Late Victorian Britain: Cultural Pioneers

6 December 2016 - 1 December 2017

Room 28 wall-case display


Elma Stuart By Sir Hubert von Herkomer watercolour, 1893 NPG 7028
Elma Stuart
By Sir Hubert von Herkomer
watercolour, 1893
NPG 7028

Offering a counterpoint to the celebrated fashion for grand ‘swagger’ portraits at the turn of the nineteenth century, this display highlights the parallel growth in taste for small, highly detailed, cabinet-sized portraits. These offered a more intimately scaled, close-up view of prominent figures of the age. Presenting an array of individuals, some still well known, and others who have faded from public memory, the display suggests the broader spectrum of cultural activity in Britain towards the end of the Victorian period and into the reign of King Edward VII.

This display focuses on the circumstances in which the works were painted, including the relationship between the sitter, the artist and their original owners, and the purpose for which they were made. It also reveals how love, friendship and nostalgic affection were often the common themes that inspired this form of portrait production. Painted in oil and watercolour and ranging from portrait studies to more finished works, the selection of images represents a range of artists, writers, poets, historians and cultural advocates. Together these works showcase the exceptional ability of the Victorian artists involved to create powerful portraits on a diminutive scale.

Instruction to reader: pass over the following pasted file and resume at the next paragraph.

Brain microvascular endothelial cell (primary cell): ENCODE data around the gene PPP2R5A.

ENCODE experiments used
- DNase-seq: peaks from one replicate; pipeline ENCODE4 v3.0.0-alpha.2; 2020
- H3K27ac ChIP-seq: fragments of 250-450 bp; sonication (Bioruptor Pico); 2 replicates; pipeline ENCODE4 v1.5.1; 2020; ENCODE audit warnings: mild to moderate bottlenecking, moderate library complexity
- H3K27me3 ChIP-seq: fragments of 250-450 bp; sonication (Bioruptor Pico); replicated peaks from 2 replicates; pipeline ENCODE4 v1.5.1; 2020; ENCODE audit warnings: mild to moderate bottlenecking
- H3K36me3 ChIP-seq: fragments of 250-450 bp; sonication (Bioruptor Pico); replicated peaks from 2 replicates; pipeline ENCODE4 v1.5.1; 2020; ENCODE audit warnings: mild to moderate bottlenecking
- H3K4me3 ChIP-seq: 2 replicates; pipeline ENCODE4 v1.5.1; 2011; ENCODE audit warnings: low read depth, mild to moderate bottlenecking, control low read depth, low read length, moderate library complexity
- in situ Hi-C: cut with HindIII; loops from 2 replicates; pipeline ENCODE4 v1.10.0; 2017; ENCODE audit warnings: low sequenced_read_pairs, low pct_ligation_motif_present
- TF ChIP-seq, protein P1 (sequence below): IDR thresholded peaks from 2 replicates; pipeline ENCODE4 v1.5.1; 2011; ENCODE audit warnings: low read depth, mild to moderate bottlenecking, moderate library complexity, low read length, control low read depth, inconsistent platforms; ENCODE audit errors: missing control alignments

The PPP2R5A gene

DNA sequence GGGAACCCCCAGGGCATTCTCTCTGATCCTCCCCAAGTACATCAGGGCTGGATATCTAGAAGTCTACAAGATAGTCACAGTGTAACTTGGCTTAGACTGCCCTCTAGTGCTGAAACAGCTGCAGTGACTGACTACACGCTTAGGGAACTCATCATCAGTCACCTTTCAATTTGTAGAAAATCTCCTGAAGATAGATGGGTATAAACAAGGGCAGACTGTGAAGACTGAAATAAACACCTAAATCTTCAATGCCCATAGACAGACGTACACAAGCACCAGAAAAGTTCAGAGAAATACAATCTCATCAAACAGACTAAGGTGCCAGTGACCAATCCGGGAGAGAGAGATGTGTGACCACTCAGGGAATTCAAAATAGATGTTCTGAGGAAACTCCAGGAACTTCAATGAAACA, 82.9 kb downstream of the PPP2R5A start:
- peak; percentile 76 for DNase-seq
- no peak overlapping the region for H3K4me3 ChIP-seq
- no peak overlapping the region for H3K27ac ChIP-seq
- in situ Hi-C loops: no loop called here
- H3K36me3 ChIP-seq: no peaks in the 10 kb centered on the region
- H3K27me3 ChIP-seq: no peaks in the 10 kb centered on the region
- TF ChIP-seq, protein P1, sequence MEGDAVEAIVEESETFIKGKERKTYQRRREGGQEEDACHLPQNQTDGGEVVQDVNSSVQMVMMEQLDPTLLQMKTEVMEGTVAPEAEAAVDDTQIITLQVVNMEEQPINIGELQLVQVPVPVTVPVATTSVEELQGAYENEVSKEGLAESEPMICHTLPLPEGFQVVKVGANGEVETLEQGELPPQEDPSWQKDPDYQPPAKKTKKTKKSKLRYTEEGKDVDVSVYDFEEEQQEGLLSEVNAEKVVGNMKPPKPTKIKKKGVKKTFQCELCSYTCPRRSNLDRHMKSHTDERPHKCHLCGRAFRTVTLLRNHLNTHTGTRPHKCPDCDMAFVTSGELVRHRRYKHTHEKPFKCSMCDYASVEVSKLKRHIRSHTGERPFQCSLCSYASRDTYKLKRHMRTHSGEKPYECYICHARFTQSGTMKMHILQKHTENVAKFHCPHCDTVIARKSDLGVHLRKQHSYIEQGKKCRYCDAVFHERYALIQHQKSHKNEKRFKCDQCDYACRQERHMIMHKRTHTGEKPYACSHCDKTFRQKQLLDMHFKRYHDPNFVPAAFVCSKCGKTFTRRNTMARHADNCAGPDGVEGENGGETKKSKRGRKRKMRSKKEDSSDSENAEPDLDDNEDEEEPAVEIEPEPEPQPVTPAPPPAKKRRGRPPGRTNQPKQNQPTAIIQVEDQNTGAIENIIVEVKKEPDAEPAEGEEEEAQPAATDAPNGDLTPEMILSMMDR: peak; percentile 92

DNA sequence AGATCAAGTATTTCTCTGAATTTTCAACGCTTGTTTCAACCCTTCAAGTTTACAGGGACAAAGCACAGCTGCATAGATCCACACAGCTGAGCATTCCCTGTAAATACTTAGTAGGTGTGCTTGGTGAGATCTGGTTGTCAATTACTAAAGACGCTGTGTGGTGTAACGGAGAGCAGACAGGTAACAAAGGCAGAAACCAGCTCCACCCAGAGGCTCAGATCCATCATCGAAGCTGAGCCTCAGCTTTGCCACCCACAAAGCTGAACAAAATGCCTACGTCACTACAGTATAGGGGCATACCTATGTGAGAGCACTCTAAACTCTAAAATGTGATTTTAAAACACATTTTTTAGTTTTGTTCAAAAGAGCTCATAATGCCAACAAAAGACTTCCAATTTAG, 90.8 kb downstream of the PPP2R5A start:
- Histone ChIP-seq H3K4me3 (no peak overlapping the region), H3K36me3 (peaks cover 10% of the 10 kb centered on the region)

See all the works featured in this display

Cultural pioneers

© The National Portrait Gallery, London

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